Set up a number of games and activities in the school’s hall or gymnasium.

“Primary Mathematics” by Penelope Serow, Rosemary Callingham, Tracey Muir
from Primary Mathematics
by Penelope Serow, Rosemary Callingham, Tracey Muir
Cambridge University Press, 2019

Early in the year, physical education lessons can teach students activities they can engage in at recess.

“Dynamic Physical Education for Elementary School Children” by Robert P. Pangrazi, Aaron Beighle
from Dynamic Physical Education for Elementary School Children
by Robert P. Pangrazi, Aaron Beighle
Human Kinetics, 2019

Increasing physical activity beyond the school setting is more complex but certainly not impossible.

“Complete Guide to Sport Education” by Daryl Siedentop, Peter Hastie, Hans Van Der Mars
from Complete Guide to Sport Education
by Daryl Siedentop, Peter Hastie, Hans Van Der Mars
Human Kinetics, Incorporated, 2019

Assist the parents in contacting the child’s school and develop a plan of gym activities, classes, and rest periods that allow the greatest level of participation and slowly develop endurance.

“Lippincott Manual of Nursing Practice” by Sandra M. Nettina
from Lippincott Manual of Nursing Practice
by Sandra M. Nettina
Wolters Kluwer Health, 2013

They will work on social skills for school, first in a small group (perhaps around biking or soccer) and reinforce this by having the teacher promote those activities at recess.

“Case-Smith's Occupational Therapy for Children and Adolescents E-Book” by Jane Clifford O'Brien, Heather Kuhaneck
from Case-Smith’s Occupational Therapy for Children and Adolescents E-Book
by Jane Clifford O’Brien, Heather Kuhaneck
Elsevier Health Sciences, 2019

Avoid overprotection Allow participation in normal sports and school activities.

“Examination Paediatrics” by Wayne Harris
from Examination Paediatrics
by Wayne Harris
Elsevier Health Sciences, 2011

Teach them to schedule activities around rest periods.

“Lewis's Medical-Surgical Nursing E-Book: Assessment and Management of Clinical Problems, Single Volume” by Mariann M. Harding, Jeffrey Kwong, Dottie Roberts, Debra Hagler, Courtney Reinisch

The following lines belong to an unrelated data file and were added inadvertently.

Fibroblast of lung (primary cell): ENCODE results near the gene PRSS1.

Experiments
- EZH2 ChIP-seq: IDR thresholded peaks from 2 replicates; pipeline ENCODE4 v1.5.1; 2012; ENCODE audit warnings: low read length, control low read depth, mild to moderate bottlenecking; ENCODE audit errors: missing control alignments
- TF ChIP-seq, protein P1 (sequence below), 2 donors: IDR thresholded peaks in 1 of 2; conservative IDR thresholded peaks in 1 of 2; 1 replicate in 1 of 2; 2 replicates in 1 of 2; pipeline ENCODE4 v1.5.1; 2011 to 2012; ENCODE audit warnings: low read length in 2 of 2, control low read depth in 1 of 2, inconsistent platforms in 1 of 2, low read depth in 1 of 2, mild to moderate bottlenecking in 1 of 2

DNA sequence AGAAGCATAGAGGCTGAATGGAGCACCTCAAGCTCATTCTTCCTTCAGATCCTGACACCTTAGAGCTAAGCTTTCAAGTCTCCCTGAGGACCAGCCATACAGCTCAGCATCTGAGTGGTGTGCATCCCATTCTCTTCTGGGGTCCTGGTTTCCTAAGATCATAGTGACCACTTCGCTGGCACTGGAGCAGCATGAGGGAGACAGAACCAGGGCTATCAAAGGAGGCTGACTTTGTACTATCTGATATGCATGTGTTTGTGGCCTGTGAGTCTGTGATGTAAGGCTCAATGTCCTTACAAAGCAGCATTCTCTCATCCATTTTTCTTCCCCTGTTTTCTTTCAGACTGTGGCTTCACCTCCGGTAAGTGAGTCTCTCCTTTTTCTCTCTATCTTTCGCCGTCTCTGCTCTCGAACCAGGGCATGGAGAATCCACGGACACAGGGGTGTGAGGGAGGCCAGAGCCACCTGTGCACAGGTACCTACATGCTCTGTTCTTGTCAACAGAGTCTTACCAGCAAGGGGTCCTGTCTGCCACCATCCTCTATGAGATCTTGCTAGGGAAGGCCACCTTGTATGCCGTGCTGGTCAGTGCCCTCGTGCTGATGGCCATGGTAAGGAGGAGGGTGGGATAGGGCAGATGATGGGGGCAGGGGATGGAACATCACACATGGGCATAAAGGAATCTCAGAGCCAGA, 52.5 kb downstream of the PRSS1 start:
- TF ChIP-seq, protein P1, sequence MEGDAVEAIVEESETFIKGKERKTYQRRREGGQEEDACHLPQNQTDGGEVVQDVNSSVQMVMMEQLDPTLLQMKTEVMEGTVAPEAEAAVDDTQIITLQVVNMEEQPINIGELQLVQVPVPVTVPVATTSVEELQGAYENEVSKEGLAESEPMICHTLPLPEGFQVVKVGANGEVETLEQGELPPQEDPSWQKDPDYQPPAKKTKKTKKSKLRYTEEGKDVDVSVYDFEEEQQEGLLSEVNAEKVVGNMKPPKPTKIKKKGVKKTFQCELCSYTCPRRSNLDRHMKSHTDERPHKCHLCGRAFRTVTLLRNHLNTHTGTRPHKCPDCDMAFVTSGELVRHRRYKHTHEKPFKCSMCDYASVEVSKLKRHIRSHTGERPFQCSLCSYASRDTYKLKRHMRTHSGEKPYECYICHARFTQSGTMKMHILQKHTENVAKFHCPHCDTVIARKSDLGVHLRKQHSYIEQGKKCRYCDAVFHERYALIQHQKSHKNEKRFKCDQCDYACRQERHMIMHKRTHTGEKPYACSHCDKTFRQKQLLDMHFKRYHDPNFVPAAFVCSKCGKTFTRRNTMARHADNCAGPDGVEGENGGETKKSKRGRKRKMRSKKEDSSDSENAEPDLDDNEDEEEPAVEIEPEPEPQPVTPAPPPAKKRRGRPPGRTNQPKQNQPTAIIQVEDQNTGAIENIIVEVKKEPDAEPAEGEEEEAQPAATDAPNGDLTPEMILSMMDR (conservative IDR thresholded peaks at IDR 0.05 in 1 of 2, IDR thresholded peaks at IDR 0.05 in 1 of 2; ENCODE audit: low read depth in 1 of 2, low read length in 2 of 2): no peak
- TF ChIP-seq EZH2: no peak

from Lewis’s Medical-Surgical Nursing E-Book: Assessment and Management of Clinical Problems, Single Volume
by Mariann M. Harding, Jeffrey Kwong, et. al.
Elsevier Health Sciences, 2019

Help them plan exercise and medication programs around school and other activities.

“Maternal & Child Health Nursing: Care of the Childbearing & Childrearing Family” by Adele Pillitteri
from Maternal & Child Health Nursing: Care of the Childbearing & Childrearing Family
by Adele Pillitteri
Wolters Kluwer Health/Lippincott Williams & Wilkins, 2010

Have each student select a small area where they can walk unimpeded for about five or six steps (or more, if space permits).

“Mindfulness in the Classroom: Strategies for Promoting Concentration, Compassion, and Calm” by Thomas Armstrong
from Mindfulness in the Classroom: Strategies for Promoting Concentration, Compassion, and Calm
by Thomas Armstrong
ASCD, 2019

Oktay Kutluk

Kutluk Oktay, MD, FACOG is one of the world's foremost experts in fertility preservation as well as ovarian stimulation and in vitro fertilization for infertility treatments. He developed and performed the world's first ovarian transplantation procedures as well as pioneered new ovarian stimulation protocols for embryo and oocyte freezing for breast and endometrial cancer patients.

Mail: [email protected]
Telephone: +1 (877) 492-3666

Biography: https://medicine.yale.edu/profile/kutluk_oktay/
Bibliography: oktay_bibliography

View all posts

Add comment

Your email address will not be published. Required fields are marked *